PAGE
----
As an academic, this situation opens for Zeleza the opportunity to develop a worthwhile philosophical idea, and that is the imperative of increasing expectations and standards. Although the justification for the poor educational system in the contemporary time may be attached to dwindling economic prosperity and the simultaneous rise in numbers, what should be known, however, is that failure is always a willing companion of individuals who have failed to plan. African leaders, it appears, are unconcerned about the transformation of the political and socio-cultural conditions of the people but would pursue self-aggrandizement at whatever cost. Therefore, it is only logical that when the cacophony of greed submerges the voice of reason, the materials available for the advancement of the people’s collective development would be mismanaged. It was against joining the bandwagon that Zeleza developed the philosophy to increase the standards of his work and improve his work ethics. To do this, he placed a high demand on the students, as it was impossible that students who have been taken through the process would not stand shoulder-to-shoulder with colleagues from other socio-political backgrounds.
Undeniably, the decline of the country’s educational standards and systems came from the poor management of the people’s economy in the 1980s and 1990s. The previous generation had been groomed by educators who were self-sufficient financially, and their jobs as educators were their economic mainstay. They were models rather than riffraff. They were dream molders rather than dream killers. Because they were given strong socioeconomic positions in society, they were able to groom and nurture individuals in ways that would benefit them and society at large. The dwindling financial comfort of the post-independence time showed an accelerated reduction in the quality of the students in African universities in the contemporary time. Students were left to themselves, discouraged with no sign of their transformation or that of the society that educational institutions were meant to effect. Due to this abandonment, they failed to believe in the educational dream. Immediately Zeleza saw the shimmering connection; he was determined to imbibe a culture that would revolutionize the polity.
It appeared that the only instrument with which to engage this existential challenge is education, and Zeleza was ready. He became strong and focused, equipping himself with the knowledge of the environment and converting it to intellectually edible products that readers can masticate. Having been introduced to writing as an undergraduate, he created various ways of establishing himself in writing books. He networked his ways and writing career from the time in school so that cross-fertilization of ideas became a given to him at that young age. Even when political representatives made governance seem bad and discouraging, he was determined to continue to make an impact through writing. He was undeterred by the pervasive political activities of leaders who prioritized their personal ambition above the people’s collective interest. He had no reason to bow to their pressure. Instead, he was motivated to revolutionize the polity by developing brilliant educational philosophy to confront the long-standing anomaly that had taken over the academic space. To positively affect the lives of others, one would need to demonstrate having sufficient qualities; therefore, for people like Zeleza, the best way to do this was to show that he was essentially gifted and would always make an impact.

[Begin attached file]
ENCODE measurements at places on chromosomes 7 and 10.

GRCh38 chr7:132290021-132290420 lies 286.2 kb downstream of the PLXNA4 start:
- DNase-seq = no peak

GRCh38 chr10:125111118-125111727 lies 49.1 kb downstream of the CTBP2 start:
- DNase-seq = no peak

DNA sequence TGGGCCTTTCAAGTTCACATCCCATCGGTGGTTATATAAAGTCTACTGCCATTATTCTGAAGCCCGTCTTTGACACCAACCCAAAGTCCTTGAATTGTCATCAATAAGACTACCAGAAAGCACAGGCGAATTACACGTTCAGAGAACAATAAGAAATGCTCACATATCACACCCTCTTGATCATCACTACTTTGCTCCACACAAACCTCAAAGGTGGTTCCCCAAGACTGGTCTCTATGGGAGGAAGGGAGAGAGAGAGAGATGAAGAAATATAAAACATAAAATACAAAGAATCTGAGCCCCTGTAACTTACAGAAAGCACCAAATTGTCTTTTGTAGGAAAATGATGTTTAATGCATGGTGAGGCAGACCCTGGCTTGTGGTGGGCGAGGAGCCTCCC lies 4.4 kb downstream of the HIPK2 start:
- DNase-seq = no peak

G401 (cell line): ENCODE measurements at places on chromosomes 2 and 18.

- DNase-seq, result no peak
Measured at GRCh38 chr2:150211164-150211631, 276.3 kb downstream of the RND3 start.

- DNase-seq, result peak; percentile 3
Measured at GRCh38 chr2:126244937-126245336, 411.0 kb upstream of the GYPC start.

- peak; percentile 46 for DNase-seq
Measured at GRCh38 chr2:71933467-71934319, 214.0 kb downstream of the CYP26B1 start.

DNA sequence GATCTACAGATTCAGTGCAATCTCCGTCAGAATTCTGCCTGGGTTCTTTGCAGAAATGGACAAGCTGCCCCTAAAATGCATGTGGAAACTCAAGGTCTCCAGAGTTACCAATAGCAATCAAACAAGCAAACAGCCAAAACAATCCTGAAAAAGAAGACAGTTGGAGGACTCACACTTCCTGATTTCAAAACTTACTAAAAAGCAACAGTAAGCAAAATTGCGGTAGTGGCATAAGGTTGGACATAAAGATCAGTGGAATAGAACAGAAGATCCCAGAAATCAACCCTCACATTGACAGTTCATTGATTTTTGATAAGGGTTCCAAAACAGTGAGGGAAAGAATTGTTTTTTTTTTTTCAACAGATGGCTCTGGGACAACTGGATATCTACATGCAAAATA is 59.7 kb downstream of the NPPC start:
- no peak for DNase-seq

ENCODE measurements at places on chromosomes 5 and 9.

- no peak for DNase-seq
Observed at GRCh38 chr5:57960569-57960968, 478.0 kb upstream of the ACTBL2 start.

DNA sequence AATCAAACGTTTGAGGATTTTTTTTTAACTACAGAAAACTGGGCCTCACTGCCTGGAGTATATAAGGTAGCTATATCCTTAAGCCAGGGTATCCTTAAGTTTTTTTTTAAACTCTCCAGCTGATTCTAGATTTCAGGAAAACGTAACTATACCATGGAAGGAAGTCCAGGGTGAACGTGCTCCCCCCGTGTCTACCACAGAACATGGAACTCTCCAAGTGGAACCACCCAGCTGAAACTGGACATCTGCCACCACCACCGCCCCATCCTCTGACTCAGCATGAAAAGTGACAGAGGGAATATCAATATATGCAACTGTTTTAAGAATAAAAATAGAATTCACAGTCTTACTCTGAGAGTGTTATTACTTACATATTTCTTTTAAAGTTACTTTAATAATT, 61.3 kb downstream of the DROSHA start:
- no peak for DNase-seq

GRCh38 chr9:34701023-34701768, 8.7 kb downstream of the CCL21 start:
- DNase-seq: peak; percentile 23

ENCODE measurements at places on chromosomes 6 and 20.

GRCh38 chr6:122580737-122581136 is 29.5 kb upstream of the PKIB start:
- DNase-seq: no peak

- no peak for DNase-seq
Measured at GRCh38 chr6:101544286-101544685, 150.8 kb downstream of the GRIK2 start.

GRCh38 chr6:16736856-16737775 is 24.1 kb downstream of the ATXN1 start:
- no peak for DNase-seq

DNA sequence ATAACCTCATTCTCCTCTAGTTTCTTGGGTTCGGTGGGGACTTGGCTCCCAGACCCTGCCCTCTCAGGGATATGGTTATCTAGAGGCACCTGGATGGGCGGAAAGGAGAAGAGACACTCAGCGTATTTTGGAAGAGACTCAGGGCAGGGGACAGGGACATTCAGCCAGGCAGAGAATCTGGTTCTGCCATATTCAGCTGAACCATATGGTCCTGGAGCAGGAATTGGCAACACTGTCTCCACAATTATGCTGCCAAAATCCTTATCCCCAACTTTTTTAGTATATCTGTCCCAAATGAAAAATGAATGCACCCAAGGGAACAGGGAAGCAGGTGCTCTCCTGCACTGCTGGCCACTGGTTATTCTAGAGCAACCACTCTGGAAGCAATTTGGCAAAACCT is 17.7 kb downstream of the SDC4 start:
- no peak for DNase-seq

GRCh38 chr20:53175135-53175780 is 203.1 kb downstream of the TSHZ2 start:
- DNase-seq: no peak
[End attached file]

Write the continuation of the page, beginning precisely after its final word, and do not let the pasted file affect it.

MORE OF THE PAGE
For Zeleza, being an academic developed from the overall examination of the significance of teachers in the shaping of identity for society. Teachers occupy the cardinal position because without their expertise and constantly evolving knowledge. It would be difficult to project quality education into the younger ones whose shoulders rest the responsibility of moving the world to a greater height. Academics are social scientists, and their laboratory of professional practice has always been the society. They study society’s cultural and political conditions and give expert diagnoses, recommending the necessary and effective antidotes in areas where the people are seriously underperforming. To mentor people is an honorable profession that allows one to see through the nakedness of people’s minds, the innocence of their ignorance, and the seriousness of their helplessness. When people have the mental fortitude and the intellectual capacity to arrive at this position, they have been equipped with the knowledge that would be useful for transforming human society. Education makes teachers learners because they improve their knowledge through the fluidity of knowledge and the unfixed nature of meanings. It is in the process of this self-discovery that individuals unlock the key to innovative ideas.